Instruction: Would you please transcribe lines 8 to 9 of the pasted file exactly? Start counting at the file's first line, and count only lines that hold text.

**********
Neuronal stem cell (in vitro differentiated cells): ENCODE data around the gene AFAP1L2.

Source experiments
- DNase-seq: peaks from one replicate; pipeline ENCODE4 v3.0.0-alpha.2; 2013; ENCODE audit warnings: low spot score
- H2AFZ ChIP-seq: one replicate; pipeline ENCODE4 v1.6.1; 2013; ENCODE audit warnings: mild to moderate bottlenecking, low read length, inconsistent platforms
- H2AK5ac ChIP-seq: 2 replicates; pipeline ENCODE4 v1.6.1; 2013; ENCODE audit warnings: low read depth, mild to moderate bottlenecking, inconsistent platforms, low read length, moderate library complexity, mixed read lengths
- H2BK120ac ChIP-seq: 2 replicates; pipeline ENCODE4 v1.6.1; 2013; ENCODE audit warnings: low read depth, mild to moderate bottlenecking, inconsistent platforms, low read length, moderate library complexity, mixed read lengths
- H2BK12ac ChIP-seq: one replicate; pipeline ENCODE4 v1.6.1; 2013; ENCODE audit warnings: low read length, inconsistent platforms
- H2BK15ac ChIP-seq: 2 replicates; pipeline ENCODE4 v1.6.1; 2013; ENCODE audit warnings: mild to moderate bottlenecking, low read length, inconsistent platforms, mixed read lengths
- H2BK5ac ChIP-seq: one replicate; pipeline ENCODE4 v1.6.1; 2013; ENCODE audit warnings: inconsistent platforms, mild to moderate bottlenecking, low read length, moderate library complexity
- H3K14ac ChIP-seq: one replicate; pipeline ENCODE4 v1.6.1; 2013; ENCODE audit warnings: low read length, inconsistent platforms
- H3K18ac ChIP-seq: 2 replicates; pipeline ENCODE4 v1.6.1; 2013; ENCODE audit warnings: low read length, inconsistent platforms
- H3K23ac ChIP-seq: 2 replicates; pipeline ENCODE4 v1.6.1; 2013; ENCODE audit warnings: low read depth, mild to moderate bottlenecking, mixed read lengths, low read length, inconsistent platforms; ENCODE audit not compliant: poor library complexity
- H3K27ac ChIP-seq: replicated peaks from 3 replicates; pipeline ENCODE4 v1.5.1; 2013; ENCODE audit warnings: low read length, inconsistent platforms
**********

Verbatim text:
- H2BK15ac ChIP-seq: 2 replicates; pipeline ENCODE4 v1.6.1; 2013; ENCODE audit warnings: mild to moderate bottlenecking, low read length, inconsistent platforms, mixed read lengths
- H2BK5ac ChIP-seq: one replicate; pipeline ENCODE4 v1.6.1; 2013; ENCODE audit warnings: inconsistent platforms, mild to moderate bottlenecking, low read length, moderate library complexity